Managers hate conflict. Workplace conflicts create uncertainty, and uncertainty is a manager’s worst nightmare. Uncertainty breeds insecurity that can race through even the largest organizations faster than a California wildfire. Careers have been ruined because a minor conflict erupted into a full-blown crisis that spun out of control. So, what’s a manager to do when she sees the flicker of an impending conflict? Act fast, before conflict ignites a crisis and burns your career to the ground.
1) Forget about asking who started the conflict. Who started it is irrelevant. The more important, and more telling question is who is benefiting from the conflict. In every conflict, someone benefits, and the beneficiary isn’t always the party who brought the conflict out in the open. This is true in those conflicts that have been smoldering just under the surface, and then explode when an outside pressure appears. Effective managers know the fastest way to identify the underlying problem is to identify the beneficiaries of the conflict.
2) Resist the urge to implement a ” flavor of the month solution.” Most managers want to extinguish the conflict as soon as possible. They come up with plan for change that they hope will solve the conflict before it reaches the organizational level, hoping it will act as a firewall to prevent a raging crisis. Peter Senge, an expert on organizational communication, warns against this strategy if you value your career. Real change takes time, and pumping out some sort of let’s-all-change-and-be-happy initiative won’t work, but it will lead to resentment. Instead, communicate to your team that you are working to come up with an innovative and workable plan. Let them know you intend to tackle the problem head on, not hide behind some pre-fabricated policy barrier.
3) Identify the internal networkers in your organization. Internal networkers can be staff members, maintenance personal, and other people who function behind the scenes. These are the people who know how to navigate through the smoldering conflict. They are the water carriers. They know where the smoke is coming from, where the nearest water source is, and where the buckets are kept. In short, they are the bucket brigade of your organization; they can help you connect the conflict with the solution. Successful managers will identify the internal networkers and encourage them to report any sign of a smoldering conflict.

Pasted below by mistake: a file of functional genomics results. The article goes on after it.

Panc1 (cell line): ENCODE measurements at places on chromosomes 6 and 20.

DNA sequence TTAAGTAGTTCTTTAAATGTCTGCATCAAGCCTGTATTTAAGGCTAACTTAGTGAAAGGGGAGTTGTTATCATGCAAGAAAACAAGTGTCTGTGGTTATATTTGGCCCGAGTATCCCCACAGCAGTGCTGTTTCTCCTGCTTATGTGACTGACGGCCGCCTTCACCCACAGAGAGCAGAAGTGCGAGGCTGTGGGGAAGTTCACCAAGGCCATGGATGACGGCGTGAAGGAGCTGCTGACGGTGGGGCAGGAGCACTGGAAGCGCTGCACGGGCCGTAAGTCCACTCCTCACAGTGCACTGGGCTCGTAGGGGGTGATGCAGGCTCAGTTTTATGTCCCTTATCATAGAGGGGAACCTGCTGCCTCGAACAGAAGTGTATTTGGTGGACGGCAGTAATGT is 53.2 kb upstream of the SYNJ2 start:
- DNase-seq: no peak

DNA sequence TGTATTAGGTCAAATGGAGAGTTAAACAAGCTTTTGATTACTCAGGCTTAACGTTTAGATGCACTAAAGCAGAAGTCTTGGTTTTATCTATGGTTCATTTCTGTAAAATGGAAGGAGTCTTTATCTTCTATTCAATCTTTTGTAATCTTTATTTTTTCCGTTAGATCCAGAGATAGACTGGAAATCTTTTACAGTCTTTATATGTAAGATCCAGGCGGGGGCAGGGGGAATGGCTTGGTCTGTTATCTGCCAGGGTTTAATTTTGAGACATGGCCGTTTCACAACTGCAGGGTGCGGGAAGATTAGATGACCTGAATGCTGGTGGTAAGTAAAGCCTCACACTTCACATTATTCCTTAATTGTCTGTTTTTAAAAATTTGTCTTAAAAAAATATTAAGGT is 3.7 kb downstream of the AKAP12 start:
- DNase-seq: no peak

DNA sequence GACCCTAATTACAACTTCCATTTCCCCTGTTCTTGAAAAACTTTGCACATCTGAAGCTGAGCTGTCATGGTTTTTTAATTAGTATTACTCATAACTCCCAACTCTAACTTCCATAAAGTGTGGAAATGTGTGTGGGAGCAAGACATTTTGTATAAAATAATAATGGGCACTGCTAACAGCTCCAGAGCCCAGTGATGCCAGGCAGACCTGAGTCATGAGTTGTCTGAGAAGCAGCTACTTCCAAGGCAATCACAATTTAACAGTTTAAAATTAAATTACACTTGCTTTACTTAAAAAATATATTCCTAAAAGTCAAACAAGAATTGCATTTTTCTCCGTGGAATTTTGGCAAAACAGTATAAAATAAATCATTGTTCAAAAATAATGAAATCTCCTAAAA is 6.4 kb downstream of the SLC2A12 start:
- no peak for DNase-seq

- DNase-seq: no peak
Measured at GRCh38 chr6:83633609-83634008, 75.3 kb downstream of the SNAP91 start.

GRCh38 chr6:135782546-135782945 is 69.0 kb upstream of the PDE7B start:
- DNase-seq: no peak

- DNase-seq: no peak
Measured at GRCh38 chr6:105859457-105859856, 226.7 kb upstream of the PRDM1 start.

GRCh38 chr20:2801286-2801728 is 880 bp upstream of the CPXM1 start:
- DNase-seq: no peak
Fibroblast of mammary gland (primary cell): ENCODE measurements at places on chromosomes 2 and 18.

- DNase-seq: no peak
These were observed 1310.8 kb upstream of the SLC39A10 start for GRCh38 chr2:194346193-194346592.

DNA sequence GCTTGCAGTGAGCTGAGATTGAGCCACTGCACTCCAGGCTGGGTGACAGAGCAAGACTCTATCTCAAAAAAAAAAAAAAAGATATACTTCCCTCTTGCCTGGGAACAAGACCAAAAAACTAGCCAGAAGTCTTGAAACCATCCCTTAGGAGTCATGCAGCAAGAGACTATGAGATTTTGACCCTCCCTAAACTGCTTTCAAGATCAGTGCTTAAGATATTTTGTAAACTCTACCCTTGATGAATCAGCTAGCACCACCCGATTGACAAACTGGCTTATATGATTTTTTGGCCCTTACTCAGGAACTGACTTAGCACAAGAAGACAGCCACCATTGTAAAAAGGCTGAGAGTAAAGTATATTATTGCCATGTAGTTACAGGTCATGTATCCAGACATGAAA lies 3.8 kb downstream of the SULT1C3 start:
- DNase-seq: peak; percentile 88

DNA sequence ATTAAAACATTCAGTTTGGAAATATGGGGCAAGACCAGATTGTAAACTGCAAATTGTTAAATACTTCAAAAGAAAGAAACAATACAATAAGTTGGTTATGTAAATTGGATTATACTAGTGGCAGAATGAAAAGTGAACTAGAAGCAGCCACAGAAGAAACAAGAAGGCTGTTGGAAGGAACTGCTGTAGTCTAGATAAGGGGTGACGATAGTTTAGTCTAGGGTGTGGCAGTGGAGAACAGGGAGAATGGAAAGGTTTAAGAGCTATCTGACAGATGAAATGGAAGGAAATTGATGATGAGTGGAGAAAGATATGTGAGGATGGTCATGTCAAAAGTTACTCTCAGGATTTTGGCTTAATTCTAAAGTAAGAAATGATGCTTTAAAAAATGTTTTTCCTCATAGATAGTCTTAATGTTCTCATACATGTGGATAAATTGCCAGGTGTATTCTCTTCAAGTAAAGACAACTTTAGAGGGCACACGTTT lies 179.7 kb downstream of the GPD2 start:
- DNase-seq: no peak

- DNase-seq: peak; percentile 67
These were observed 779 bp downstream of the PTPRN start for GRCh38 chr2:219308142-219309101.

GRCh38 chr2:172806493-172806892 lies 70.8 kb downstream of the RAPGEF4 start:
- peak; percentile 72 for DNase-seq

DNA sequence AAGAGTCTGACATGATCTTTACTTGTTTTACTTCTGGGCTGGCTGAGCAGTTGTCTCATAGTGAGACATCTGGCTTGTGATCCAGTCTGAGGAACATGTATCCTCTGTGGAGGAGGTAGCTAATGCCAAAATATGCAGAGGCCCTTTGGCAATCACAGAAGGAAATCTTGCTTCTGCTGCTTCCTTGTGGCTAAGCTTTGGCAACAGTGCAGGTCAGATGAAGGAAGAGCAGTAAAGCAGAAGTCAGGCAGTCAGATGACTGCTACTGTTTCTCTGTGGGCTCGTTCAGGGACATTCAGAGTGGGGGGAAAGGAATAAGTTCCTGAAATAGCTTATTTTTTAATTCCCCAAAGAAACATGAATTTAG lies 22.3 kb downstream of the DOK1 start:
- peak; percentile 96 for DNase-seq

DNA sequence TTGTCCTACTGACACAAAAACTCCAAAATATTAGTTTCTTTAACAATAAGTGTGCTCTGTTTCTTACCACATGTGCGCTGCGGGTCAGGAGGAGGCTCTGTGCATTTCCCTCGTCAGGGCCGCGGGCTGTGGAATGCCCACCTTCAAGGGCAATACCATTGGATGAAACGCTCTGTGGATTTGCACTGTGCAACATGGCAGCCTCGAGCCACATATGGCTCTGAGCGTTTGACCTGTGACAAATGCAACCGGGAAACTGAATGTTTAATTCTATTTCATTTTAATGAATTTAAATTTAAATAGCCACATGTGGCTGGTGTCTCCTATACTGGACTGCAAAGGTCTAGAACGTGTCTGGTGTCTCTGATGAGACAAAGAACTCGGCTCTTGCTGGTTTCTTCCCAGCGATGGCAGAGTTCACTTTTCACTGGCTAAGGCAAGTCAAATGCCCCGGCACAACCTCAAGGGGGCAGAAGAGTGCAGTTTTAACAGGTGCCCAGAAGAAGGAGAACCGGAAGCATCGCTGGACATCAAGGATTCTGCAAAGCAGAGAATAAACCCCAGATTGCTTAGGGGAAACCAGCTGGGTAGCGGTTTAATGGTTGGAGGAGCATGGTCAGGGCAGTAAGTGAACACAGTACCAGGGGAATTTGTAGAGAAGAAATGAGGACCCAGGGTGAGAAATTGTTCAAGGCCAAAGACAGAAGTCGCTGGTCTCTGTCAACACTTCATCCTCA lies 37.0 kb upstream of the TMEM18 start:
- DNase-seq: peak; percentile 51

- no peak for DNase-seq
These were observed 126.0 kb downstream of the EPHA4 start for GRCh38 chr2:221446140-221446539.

4) Avoid unilateral interpretations of conflict. Effective managers understand that conflict and crisis are multi-faceted, i.e., everyone in the organization is affected to some degree by conflict, and each person will interpret the conflict according to their position. Some may feel it is a matter of great importance. Others may shake their head and claim that they are completely unaffected. A complete analysis of how the conflict is affecting the overall culture and the sub-cultures of your organization will facilitate a resolution that will lead to positive systemic changes.
5) Craft conflict resolution and crisis management plans using your organization’s bootstrap principles. What are the foundational principles of your company or organization? Identify these bootstrap principles and incorporate them into your solution. If your company values its contributions to the community, measure your plan with that in mind. Ask yourself how that value applies to the conflict you are trying to manage. Successful conflict management strategies build on the values inherent in the organization’s culture.
Conflict can’t be avoided, but it can be managed. Successful managers realize that running from a smoldering conflict only guarantees you’ll have to face an inferno down the road. Managing conflict before it erupts into a full blown crisis deepens your value to the organization and strengthens your relationship with your co-workers and superiors.